Most manifold learning methods consider only one similarity matrix to induce a low-dimensional manifold embedded in data space. In practice, however, we often use multiple sensors at a time so that each sensory information yields different similarity matrix derived from the same objects. In such a case, manifold integration is a desirable task, combining these similarity matrices into a compromise matrix that faithfully reflects multiple sensory information. A small number of methods exists for manifold integration, including a method based on reproducing kernel Krein space (RKKS) or DISTA-TIS, where the former is restricted to the case of only two manifolds and the latter considers a linear combination of normalized similarity matrices as a compromise matrix. In this paper we present a new manifold integration method, Markov random walk on multiple manifolds (RAMS), which integrates transition probabilities defined on each manifold to compute a compromise matrix. Numerical experiments confirm that RAMS finds more informative manifolds with a desirable projection property.
Most sketch recognition systems are accurate in recognizing either text or shape (graphic) ink strokes, but not both. Distinguishing between shape and text strokes is, therefore, a critical task in recognizing hand drawn digital ink diagrams which commonly contain many text labels and annotations. We have found the ‘entropy rate’ to be an accurate criterion of classification. We found that the entropy rate is significantly higher for text strokes compared to shape strokes and can serve as a distinguishing factor between the two. Using entropy values, our system produced a correct classification rate of 92.06% on test data belonging to diagrammatic domain for which the threshold was trained on. It also performed favorably on data for which no training examples at all were supplied.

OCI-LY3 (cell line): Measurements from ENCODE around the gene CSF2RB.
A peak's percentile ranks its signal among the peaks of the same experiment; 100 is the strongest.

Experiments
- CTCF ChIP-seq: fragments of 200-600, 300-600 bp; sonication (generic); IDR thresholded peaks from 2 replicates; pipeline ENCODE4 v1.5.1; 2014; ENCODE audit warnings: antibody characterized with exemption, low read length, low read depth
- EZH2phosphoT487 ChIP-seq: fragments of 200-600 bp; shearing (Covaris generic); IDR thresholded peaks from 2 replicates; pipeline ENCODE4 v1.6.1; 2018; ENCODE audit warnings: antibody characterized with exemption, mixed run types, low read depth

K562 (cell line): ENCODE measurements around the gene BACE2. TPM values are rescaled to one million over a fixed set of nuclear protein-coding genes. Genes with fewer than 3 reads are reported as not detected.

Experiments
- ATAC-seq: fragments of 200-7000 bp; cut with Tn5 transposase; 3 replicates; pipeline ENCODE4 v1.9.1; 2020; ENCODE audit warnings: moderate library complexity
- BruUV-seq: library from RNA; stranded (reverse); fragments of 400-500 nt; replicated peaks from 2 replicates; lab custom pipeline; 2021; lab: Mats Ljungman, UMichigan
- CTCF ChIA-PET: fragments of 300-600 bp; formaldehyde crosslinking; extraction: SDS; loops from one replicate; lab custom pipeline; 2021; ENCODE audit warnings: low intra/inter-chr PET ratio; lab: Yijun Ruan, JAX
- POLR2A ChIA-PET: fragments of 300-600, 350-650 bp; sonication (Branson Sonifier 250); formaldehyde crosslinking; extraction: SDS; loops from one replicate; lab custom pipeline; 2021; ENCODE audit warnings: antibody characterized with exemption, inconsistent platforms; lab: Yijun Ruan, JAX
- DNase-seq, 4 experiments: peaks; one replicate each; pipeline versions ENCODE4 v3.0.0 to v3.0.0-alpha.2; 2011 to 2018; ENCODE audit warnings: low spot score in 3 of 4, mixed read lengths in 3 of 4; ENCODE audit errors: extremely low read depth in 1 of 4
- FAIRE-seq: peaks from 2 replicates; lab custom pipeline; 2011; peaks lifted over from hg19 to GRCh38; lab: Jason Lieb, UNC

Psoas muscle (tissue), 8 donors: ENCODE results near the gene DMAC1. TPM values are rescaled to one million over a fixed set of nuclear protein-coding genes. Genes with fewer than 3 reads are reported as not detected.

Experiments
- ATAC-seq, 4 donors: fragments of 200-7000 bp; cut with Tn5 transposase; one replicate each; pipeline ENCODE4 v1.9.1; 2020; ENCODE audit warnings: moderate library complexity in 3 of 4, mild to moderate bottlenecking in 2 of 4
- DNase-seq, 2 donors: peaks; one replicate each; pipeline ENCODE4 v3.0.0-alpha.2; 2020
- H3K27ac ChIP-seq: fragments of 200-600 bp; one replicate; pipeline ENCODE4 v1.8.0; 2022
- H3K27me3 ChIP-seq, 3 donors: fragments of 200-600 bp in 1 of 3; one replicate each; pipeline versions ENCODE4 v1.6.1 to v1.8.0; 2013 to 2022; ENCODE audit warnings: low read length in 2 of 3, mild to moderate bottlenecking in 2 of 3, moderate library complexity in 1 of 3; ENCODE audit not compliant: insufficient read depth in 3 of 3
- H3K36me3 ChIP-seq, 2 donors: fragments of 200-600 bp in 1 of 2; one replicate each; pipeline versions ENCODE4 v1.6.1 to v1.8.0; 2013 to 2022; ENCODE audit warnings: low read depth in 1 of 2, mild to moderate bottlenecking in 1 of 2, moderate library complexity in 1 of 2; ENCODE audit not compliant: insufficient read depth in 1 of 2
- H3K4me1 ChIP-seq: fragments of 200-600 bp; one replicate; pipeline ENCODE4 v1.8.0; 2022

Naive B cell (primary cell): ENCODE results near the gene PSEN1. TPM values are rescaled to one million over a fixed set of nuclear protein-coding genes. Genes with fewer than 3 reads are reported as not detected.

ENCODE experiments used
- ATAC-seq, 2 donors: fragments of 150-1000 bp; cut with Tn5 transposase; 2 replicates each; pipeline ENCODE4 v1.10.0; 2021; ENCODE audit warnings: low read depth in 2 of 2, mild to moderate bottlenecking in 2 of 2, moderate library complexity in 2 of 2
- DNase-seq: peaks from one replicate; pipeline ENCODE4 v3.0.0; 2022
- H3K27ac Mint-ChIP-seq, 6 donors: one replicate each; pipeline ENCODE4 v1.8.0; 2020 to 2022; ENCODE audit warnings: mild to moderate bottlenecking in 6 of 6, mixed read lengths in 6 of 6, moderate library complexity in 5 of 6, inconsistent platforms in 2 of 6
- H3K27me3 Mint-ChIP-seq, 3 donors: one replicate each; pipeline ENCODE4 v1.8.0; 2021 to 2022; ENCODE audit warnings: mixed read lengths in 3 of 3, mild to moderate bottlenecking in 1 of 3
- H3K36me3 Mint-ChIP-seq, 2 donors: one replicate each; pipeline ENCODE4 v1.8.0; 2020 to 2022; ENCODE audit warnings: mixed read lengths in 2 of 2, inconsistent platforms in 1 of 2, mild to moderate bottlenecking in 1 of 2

A subject independent computational framework is one which does not require to be calibrated by the specific subject data to be ready to be used on the subject. The greatest challenge in developing such a framework is the variation in parameters across subjects which is termed as subject based variability. Spectral and amplitude variations in surface myoelectric signals (SEMG) are analyzed to determine the fatigue state of a muscle. But variations in the spectrum and magnitude of myoelectric signals across subjects cause variations in both marginal and conditional probability distributions in the features extracted across subjects, making it difficult to model the signal for any automated signal classification. However we observe that the manifold of the multidimensional SEMG data have an inherent similarity as the physiological state moves from no fatigue to fatigue state. In this paper we exploit this specific feature of the SEMG data and propose a domain adaptation technique that is based on intrinsic manifold of the data preserved in a low dimensional space, thus reducing the marginal probability differences between the subjects, followed by an instance selection methodology, based on similar conditional probabilities in the mapped domain. The proposed method provides significant improvement in subject independent accuracies compared to cases without any domain adaptation methods and also compared to other state-of-the-art domain adaptation methodologies.